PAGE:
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1932-2017 West Offaly remembers its Tailteann gold medallists

Thursday, 21 December 2017

1932-2017 West Offaly remembers its Tailteann gold medallists thumbnailPictured is the crowd gathered to commemorate the men from West Offaly who claimed gold in the 1932 Tailteann Games tug-o-war competition with the unveiling of a billboard on the Ballycumber Road, Ferbane on Sunday last MT51861KOG

THE men from West Offaly, who claimed gold in tug-o-war at the 1932 Tailteann games, were commemorated with the unveiling of a billboard in Ferbane last weekend.
On Sunday, December 17 last a crowd gathered on the Ballycumber Road, Ferbane for the unveiling where they were addressed by West Offaly History's Aidan Doyle, who thanked all those who made the occasion possible.
Mr Doyle then spoke about how in the hot summer of 1932 a very varied group of men from the district had rounded the Ballycumber road corner, Ferbane on the back of a two tonne lorry for a long journey to Dublin's Phoenix Park, only to return later with gold medals.
Aidan ended his contribution by stressing the billboard would only be present for a short period and asked those in attendance to ensure the story of the team was passed down to the next generation so that by the time its 100th anniversary comes around, the great grand children of those involved would know what their ancestors had achieved.
A group of family members and representatives of the team then stepped forward to unveil the board before KK Kenny led the crowd to Amhran na bhFiann and proceedings concluded with refreshments in the Bridge hall. 
Meanwhile, the origin of the Aonach Tailteann is one shrouded in myth and mystery, dating back to the time of the Tuatha De Danann. Legend recalls that the competition was first held at Meath in ancient times as part of an elaborate mourning ceremony by Lugh Lamhfhada in memory of his foster mother Tailte and continued until the Norman invasion in the 12th century.
Whatever the truth regarding the historic games, in 1924 an Irish government eager to replicate the success of the recently revived Olympic games and present the new Free State on the world stage decided to convene a modern Tailteann Games. Competitions as diverse as athletics, chess, literature, motorcycle racing, shooting and of course Tug-o-War were held around Dublin drawing large attendances.
The events were open to competitors of Irish birth or ancestry. However, if super star competitors like Johnny Weissmuller, who had just won three gold medals at the Paris Olympics and would later garner more fame in the movies as Tarzan, was willing to turn up and entertain the crowds by swimming in the pond at Dublin zoo, then no one was going to be too interested in checking into his Irish roots.
The games were staged every four years until 1932, after which time a combination of factors including a crowded athletics calendar, a change of government and an economic downturn meant the completion was not held again. Although a Tailteann Games for school athletes' is run under the auspices of Athletics Ireland.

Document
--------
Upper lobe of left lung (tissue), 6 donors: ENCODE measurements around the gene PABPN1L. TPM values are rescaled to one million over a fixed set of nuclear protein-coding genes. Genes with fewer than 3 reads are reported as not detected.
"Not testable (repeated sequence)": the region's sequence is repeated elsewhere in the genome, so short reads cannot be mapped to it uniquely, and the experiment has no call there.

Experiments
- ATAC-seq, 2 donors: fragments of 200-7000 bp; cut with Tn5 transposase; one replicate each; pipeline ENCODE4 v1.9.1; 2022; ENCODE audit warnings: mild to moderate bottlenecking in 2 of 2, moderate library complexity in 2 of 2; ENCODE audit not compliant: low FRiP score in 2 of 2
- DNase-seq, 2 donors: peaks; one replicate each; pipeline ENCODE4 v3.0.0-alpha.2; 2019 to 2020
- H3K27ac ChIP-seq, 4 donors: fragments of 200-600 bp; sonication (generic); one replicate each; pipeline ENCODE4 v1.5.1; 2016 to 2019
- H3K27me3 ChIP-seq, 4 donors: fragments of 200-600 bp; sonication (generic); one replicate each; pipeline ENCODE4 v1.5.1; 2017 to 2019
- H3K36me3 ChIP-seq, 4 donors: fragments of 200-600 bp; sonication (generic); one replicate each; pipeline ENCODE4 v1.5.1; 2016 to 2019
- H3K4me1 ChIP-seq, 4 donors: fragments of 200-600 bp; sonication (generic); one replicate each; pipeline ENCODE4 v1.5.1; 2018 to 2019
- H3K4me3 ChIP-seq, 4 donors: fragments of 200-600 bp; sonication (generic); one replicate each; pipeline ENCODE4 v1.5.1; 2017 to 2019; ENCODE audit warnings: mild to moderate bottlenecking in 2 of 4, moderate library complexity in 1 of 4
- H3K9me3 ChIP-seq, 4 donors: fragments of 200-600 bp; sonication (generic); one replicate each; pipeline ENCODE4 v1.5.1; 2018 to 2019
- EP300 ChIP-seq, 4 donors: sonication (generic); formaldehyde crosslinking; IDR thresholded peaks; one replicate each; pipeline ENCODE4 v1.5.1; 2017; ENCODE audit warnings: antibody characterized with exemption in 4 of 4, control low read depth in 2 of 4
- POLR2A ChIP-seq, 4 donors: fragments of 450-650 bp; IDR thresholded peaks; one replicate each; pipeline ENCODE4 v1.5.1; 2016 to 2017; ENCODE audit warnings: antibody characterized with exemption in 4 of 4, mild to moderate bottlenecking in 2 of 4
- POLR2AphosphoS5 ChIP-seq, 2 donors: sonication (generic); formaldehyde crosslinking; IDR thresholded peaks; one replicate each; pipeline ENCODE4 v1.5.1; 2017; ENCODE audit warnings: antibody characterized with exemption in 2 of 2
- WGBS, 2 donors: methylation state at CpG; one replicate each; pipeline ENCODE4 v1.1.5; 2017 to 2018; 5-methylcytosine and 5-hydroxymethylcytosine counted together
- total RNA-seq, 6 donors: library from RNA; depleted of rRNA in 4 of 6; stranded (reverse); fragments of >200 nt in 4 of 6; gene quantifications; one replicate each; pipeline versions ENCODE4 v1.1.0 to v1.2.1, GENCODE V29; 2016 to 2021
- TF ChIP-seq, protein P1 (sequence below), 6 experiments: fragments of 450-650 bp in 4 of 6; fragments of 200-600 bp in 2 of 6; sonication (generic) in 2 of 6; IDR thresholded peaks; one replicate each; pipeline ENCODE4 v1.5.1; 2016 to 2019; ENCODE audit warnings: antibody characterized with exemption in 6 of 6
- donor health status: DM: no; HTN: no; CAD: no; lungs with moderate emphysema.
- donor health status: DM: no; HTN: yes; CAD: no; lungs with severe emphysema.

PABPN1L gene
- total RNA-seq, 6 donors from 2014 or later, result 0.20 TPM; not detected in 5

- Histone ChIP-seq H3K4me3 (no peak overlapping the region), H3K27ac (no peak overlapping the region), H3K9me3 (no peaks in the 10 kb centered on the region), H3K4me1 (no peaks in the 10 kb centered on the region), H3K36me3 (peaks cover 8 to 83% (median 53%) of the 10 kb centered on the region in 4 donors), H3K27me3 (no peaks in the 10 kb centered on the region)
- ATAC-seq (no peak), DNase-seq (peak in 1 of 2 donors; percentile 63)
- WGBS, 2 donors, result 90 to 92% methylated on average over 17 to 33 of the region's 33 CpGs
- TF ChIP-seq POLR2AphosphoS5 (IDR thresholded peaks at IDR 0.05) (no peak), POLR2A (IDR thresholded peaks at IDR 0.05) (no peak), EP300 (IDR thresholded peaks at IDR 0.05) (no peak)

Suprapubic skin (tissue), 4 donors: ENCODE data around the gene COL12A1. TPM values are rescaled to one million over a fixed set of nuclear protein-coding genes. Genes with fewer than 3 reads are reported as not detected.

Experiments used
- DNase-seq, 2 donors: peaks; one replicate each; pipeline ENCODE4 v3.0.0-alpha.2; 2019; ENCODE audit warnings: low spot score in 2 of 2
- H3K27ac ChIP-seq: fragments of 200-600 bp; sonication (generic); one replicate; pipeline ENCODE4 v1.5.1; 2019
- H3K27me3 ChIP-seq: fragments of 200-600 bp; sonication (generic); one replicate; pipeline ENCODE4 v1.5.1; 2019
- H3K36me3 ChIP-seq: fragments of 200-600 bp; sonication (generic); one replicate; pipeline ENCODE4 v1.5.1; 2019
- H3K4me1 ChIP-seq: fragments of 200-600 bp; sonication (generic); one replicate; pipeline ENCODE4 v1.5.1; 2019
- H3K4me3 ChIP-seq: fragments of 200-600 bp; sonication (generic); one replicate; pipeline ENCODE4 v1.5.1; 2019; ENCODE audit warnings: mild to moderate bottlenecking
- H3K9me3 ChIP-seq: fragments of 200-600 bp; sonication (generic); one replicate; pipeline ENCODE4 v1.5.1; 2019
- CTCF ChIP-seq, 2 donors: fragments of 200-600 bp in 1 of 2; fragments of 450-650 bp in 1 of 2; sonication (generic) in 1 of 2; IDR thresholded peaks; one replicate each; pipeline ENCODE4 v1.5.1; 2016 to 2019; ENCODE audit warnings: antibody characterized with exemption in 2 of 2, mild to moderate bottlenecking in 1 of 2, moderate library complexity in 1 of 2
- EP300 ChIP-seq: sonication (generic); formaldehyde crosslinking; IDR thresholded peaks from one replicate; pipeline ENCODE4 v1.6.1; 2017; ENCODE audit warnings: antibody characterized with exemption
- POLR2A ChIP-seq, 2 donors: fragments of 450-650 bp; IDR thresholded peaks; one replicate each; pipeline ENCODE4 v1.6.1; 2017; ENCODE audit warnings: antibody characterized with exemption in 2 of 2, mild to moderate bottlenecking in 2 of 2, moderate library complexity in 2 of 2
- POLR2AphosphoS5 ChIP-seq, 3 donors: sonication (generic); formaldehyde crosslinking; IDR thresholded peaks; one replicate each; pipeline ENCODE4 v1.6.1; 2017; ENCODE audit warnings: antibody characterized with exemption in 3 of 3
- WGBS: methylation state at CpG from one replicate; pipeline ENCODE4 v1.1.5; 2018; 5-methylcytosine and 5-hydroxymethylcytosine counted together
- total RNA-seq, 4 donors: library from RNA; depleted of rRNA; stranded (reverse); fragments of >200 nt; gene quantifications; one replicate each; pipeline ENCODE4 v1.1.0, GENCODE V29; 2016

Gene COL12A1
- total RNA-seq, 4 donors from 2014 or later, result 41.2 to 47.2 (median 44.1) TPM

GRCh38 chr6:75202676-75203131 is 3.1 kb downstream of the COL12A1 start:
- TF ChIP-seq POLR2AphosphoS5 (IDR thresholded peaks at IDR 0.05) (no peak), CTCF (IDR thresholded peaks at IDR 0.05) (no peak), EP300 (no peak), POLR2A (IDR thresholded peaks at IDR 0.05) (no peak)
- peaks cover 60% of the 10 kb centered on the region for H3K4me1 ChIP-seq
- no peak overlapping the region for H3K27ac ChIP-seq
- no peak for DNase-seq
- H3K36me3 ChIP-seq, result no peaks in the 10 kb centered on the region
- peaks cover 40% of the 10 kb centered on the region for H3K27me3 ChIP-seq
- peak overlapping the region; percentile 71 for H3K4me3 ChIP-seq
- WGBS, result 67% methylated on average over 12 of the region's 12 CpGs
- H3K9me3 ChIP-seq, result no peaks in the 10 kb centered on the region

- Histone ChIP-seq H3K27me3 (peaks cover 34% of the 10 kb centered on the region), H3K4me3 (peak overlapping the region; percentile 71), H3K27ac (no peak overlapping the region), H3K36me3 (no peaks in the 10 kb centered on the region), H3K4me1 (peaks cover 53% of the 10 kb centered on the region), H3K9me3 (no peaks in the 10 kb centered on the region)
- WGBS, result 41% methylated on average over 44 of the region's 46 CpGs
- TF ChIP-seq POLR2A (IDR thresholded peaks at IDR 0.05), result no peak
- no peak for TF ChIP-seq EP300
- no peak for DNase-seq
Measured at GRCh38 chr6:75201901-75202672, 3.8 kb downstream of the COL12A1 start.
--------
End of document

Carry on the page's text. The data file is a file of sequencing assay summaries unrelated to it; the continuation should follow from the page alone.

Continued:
Like the Tailteann Games, Tug-o-War has its own creation myths and was practiced in ancient Egypt, Greece and China. The sport is particularly popular in countries that had a strong naval fleet during the period of tall sail ships. Tug-o-War was an accredited Olympic sport from 1900 until 1920. At the 1908 Games teams from the police forces of the United Kingdom and United States dominated proceedings. However, conflict erupted when the Americans objected to the boots of the team from the Liverpool Metropolitan Police who were accused of "wearing enormous shoes so heavy in fact that it was with great effort that they could lift their feet from the ground".
Despite this distraction, the Liverpool constables went on to claim gold and 24 years later there are reports that the Ferbane team were given just 20 minutes to modify their footwear in order to compete in the Tailteann Games. The tradition of police Tug-o-War teams was particularly strong in Ireland and for a prolonged period the Dublin Metropolitan Police side were considered the best in the world, not least when they defeated the heavy footed Liverpool men three months after their Olympic victory in 1908. The DMP were amalgamated with the Gardai in 1925 but one of their last actions on the sporting field was claiming the 1924 World Championship in London.
In the early thirties a group of men from the Ferbane area decided to form a tug-o-war team to compete at sport days in the vicinity. They were lucky to retain Henry Holmes, a veteran of the DMP, to coach the new side and set to work learning the fundamentals of the sport. A large number of young men (perhaps as many as 40) from the Ferbane, Belmont, Shannon Harbour and Doon trained pulling heavy weights and in some reports tree trunks until a team emerged ready to take on all comers.
The Ferbane side valued discipline and tactics over brute force and soon gained an impressive reputation throughout the midlands. In the hot and dry July of 1932, they set out in a two tonne truck to partake in what would be the last Tailteainn Games for adults. On the hard ground of the Phoenix Park, the Ferbane team's intensive training regime paid off and the West Offaly men claimed Gold. The following are the members of the team named in Ferbane Parish and its Churches & The Green Fields: Tom Flaherty, Paddy Egan, Denny Kearns, Dan Egan, Jim Hiney, Bill Flaherty, Peter Brasil, P.J. McLoughlin, Tim Egan, Michael Doyle, Paddy King, John Joe Geoghegan, Ned Kearns. Trainer Henry Holmes. Secretary Eddie Daly. Driver Jimmy Hamill.

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